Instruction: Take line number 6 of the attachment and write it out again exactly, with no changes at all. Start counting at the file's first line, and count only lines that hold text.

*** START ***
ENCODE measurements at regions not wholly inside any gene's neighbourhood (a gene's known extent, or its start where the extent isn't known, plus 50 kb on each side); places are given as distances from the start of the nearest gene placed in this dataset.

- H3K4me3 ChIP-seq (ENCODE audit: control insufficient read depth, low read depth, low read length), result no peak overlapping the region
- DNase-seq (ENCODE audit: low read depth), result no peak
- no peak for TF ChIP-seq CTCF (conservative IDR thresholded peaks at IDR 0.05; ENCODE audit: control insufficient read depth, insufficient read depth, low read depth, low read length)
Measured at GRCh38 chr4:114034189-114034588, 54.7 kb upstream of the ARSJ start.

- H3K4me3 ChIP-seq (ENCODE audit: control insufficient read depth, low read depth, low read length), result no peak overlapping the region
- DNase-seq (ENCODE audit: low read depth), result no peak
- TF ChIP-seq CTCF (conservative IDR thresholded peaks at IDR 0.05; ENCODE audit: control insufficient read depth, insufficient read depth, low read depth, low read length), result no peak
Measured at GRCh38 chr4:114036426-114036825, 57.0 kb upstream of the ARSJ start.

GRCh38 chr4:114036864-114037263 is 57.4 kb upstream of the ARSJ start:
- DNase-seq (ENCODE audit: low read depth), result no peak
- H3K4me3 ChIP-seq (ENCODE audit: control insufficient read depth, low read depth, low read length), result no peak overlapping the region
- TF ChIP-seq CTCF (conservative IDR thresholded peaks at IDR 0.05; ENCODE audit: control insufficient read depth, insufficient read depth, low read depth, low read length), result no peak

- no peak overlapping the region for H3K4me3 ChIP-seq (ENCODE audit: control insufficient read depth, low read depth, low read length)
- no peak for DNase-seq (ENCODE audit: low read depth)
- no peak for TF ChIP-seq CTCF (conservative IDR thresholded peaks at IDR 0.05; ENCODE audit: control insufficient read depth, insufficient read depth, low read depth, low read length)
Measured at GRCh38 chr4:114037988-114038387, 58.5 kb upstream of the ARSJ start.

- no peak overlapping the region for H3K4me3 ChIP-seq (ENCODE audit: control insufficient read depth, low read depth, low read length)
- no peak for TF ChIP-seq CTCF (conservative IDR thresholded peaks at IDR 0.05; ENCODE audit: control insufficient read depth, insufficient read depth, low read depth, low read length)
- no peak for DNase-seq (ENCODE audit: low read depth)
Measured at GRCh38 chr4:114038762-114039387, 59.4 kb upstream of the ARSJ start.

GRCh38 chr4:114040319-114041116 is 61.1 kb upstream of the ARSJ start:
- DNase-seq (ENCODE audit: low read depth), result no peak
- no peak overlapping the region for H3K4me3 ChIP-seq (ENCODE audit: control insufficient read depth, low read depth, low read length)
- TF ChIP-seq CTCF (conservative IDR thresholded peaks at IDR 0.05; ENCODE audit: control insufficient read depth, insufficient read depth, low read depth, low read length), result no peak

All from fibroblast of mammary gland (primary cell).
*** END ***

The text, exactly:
- H3K4me3 ChIP-seq (ENCODE audit: control insufficient read depth, low read depth, low read length), result no peak overlapping the region